United Nations body lists Jammu Kashmir as separate COUNTRY
"Disputed Regions Treated As Independent Entities’
Srinagar, Oct 8: Amid mounting international focus on Kashmir, a Untied Nations body has listed Jammu and Kashmir as a ‘separate country’ in one of its important reports on greenhouse emissions.
The development comes amid talks that the United Nations was willing to use its “good offices” in resolving the Kashmir issue, if both India and Pakistan sought the assistance of the world body.
The report titled “Greenhouse Gas Emissions from the Dairy Sector: a lifecycle assessment” has listed Jammu and Kashmir as part of East Asia, along with Arunachal Pradesh, which has been spelt as “Arunashal.”
The 2010 report has been prepared by the Food and Agriculture Organization (FAO) of the United Nations to assess the greenhouse gas emission from the dairy food chain. It has been published in collaboration with the International Dairy Foundation.
Interestingly, the Jammu and Kashmir has been spelt as “Jammu Kashmir” in the report, which is available on the FAO website www. fao.org. The other countries which have been listed in the East Asia section include Aksai Chin Arunashal Pradesh, Brunei Darussalam, Cambodia, China, China/India, Christmas Island, Dem People’s Rep of Korea, Hong Kong, Indonesia, Jammu Kashmir, Japan, Kuril Islands, Lao People’s Democratic Republic, Malaysia, Mongolia, Myanmar, Philippines, Republic of Korea, Singapore, Thailand, Timor-Leste and Viet Nam.While the report hasn’t mentioned any more details with regard to the issue, a Delhi-based newspaper quoted the FAO Representative in India and Bhutan, Gavin Wall, as saying: “The country grouping that is carried in Annex 5 of the report titled Greenhouse Gas Emissions from the Dairy Sector: A Life Cycle Assessment is based on FAO’s Global Administrative Unit Layers (GAUL). The GAUL aims at compiling and disseminating the most reliable spatial information on administrative units for all countries in the world; it complies with the UNSC international boundaries map. Because the GAUL is developed at global level, controversial boundaries cannot be ignored. The selected approach is to treat disputed areas as ‘independent entities not dependent from countries’. In this way, the GAUL preserves national integrity for all disputing countries. Areas are then classified from a purely geographic point of view.”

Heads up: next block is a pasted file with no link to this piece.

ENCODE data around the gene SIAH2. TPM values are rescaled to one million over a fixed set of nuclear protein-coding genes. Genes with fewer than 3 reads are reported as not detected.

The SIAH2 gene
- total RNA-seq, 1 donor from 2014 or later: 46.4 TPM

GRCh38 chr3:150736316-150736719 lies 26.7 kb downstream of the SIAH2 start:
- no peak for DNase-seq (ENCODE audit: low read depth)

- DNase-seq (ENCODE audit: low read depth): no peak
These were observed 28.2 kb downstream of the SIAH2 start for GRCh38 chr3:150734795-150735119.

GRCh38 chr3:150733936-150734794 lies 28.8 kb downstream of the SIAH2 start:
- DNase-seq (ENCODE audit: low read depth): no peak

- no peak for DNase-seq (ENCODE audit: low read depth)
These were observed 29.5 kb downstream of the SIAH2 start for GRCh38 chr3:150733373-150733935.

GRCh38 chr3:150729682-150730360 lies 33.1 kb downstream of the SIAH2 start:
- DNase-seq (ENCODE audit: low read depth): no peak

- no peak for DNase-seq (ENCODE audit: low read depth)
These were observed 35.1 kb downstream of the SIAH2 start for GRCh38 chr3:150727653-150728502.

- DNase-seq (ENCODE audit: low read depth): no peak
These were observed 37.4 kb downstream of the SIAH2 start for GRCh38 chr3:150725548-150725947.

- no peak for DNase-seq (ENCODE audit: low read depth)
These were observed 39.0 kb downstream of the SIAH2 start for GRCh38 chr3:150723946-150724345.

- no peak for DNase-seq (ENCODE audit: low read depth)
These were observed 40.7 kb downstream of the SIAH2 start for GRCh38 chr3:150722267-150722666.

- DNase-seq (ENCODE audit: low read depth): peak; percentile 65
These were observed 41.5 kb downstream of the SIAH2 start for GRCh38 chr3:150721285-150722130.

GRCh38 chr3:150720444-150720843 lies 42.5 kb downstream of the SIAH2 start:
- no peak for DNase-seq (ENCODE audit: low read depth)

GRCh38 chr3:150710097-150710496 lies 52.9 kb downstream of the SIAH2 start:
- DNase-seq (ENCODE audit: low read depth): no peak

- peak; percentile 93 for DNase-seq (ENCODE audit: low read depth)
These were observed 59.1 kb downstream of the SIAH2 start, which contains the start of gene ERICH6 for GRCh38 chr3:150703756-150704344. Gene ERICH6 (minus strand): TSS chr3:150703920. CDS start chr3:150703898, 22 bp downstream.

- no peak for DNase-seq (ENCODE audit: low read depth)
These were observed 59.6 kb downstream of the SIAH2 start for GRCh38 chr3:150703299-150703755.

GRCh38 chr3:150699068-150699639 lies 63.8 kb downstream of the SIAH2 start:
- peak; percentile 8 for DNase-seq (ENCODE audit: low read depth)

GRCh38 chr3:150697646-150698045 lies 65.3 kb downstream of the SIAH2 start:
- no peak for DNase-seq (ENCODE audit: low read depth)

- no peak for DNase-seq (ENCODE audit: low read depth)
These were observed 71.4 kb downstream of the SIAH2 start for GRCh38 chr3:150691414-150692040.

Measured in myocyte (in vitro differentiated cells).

The FAO issue has surfaced at a time when there is a lot of talk around that the world community, particularly the United Nations and the United States, were focusing on the resolution of the vexed Kashmir dispute.
While the UN general secretary, Ban Ki-moon on October 7 expressed his willingness to intervene in the Kashmir issue if both India and Pakistan wised so, a news report last month asserted that the US president Barrack Obama would, during his upcoming November visit to New Delhi, ask India to resolve Kashmir if it wanted a ticket in the UN Security Council.
In August 2010, Google landed in a controversy after its maps depicted Kashmir as a disputed territory and some of its parts belonging to Pakistan. The internet giant however rectified the “error” after India said “it would give rise to integrity and sovereignty issues in the country.”
Interestingly, such assertions of Kashmir being a disputed territory have surfaced at various quarters, including some of the newspapers. An Afghanistan daily named The Times of Kabul also mentions Kashmir separately in the South Asian section.